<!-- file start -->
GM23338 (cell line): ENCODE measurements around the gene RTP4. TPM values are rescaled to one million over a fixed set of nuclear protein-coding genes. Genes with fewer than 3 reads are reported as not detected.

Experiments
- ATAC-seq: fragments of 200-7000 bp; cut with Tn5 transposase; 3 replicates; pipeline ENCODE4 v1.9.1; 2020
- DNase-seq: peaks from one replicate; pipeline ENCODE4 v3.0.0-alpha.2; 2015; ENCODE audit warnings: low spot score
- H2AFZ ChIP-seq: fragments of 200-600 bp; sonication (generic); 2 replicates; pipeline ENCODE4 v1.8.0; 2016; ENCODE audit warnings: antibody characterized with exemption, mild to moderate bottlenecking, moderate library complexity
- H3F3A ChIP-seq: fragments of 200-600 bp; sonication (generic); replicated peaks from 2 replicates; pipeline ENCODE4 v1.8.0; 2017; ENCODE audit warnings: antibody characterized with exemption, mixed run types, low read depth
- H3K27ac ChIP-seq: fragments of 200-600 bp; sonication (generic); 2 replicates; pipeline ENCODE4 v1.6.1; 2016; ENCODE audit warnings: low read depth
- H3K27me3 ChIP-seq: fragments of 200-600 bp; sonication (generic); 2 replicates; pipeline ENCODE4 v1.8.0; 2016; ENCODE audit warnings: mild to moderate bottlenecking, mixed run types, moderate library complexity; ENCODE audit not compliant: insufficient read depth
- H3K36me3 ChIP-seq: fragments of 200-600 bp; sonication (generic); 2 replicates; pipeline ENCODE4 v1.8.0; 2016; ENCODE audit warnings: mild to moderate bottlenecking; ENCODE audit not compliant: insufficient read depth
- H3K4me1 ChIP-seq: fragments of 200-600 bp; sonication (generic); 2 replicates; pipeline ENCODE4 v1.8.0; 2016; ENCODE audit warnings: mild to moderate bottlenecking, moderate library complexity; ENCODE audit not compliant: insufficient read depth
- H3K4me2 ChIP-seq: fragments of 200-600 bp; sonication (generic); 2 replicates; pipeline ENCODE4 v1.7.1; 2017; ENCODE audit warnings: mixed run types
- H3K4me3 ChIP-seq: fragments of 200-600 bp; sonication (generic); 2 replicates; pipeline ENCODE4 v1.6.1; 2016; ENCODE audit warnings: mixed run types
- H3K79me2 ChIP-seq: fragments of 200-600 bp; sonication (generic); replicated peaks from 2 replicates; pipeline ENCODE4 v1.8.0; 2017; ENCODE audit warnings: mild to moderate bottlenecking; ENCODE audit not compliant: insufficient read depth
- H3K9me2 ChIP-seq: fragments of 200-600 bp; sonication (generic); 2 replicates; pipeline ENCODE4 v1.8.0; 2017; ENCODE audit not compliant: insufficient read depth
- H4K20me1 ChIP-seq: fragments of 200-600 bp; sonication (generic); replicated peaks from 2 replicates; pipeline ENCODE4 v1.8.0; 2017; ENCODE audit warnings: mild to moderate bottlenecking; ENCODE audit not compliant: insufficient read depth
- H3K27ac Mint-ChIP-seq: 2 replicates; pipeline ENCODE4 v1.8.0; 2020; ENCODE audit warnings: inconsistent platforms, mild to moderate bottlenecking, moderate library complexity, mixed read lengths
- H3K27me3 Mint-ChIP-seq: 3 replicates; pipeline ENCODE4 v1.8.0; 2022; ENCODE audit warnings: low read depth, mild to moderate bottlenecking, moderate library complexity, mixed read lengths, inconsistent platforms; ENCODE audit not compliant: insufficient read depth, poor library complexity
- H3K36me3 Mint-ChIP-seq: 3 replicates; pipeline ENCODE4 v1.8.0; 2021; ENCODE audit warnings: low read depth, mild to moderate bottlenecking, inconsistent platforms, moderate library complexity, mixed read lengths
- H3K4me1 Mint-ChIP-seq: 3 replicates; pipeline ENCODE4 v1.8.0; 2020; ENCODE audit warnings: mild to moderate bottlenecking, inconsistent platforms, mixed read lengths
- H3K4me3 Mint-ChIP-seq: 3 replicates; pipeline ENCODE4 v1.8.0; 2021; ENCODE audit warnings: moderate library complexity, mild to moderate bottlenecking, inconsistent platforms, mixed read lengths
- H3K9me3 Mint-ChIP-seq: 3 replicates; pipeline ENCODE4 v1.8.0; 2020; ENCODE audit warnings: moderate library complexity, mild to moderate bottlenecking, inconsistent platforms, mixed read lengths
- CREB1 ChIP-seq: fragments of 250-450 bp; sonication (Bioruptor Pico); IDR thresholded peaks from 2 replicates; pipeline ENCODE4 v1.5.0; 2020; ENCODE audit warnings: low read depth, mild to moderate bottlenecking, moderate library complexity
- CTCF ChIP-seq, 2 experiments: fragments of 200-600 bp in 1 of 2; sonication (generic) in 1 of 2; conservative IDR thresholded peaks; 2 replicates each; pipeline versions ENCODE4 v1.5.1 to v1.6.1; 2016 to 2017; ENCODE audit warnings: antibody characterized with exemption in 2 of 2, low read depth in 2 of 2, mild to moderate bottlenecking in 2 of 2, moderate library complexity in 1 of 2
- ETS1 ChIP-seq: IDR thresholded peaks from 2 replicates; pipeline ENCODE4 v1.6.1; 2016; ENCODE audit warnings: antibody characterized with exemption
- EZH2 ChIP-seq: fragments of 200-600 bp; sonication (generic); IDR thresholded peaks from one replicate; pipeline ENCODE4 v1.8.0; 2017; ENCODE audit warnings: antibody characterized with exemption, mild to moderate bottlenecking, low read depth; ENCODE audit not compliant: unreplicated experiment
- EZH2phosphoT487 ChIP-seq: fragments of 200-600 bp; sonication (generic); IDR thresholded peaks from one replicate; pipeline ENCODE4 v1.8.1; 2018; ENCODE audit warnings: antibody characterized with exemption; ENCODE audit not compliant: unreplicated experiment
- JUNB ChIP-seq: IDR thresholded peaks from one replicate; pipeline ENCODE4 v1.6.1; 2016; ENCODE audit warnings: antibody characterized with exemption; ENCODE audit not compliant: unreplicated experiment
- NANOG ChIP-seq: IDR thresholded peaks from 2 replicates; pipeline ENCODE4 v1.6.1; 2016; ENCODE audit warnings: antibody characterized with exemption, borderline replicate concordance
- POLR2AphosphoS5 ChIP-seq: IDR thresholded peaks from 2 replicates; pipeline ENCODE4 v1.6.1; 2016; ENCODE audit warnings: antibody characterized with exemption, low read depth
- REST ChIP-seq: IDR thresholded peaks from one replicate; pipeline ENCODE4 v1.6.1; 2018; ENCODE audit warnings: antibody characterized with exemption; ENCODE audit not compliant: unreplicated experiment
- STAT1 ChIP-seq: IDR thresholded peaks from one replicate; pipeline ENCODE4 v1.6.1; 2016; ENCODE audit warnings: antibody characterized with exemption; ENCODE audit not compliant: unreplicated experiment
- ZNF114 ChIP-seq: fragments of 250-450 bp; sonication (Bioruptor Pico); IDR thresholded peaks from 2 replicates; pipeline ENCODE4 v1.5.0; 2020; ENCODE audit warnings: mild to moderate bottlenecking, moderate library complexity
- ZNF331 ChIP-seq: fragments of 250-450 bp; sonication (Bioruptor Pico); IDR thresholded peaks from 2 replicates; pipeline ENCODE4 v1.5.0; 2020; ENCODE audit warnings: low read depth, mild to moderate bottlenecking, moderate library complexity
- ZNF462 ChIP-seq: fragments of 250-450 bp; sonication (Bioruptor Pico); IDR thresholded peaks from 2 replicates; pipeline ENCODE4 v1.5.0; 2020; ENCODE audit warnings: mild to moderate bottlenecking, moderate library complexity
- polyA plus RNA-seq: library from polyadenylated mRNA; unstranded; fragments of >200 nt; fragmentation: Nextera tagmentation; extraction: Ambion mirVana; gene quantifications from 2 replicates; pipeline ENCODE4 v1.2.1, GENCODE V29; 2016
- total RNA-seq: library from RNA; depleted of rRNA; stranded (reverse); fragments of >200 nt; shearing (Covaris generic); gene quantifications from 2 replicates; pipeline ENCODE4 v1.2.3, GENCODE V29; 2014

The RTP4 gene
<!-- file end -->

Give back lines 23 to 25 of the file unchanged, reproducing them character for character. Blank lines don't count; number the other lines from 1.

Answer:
- CTCF ChIP-seq, 2 experiments: fragments of 200-600 bp in 1 of 2; sonication (generic) in 1 of 2; conservative IDR thresholded peaks; 2 replicates each; pipeline versions ENCODE4 v1.5.1 to v1.6.1; 2016 to 2017; ENCODE audit warnings: antibody characterized with exemption in 2 of 2, low read depth in 2 of 2, mild to moderate bottlenecking in 2 of 2, moderate library complexity in 1 of 2
- ETS1 ChIP-seq: IDR thresholded peaks from 2 replicates; pipeline ENCODE4 v1.6.1; 2016; ENCODE audit warnings: antibody characterized with exemption
- EZH2 ChIP-seq: fragments of 200-600 bp; sonication (generic); IDR thresholded peaks from one replicate; pipeline ENCODE4 v1.8.0; 2017; ENCODE audit warnings: antibody characterized with exemption, mild to moderate bottlenecking, low read depth; ENCODE audit not compliant: unreplicated experiment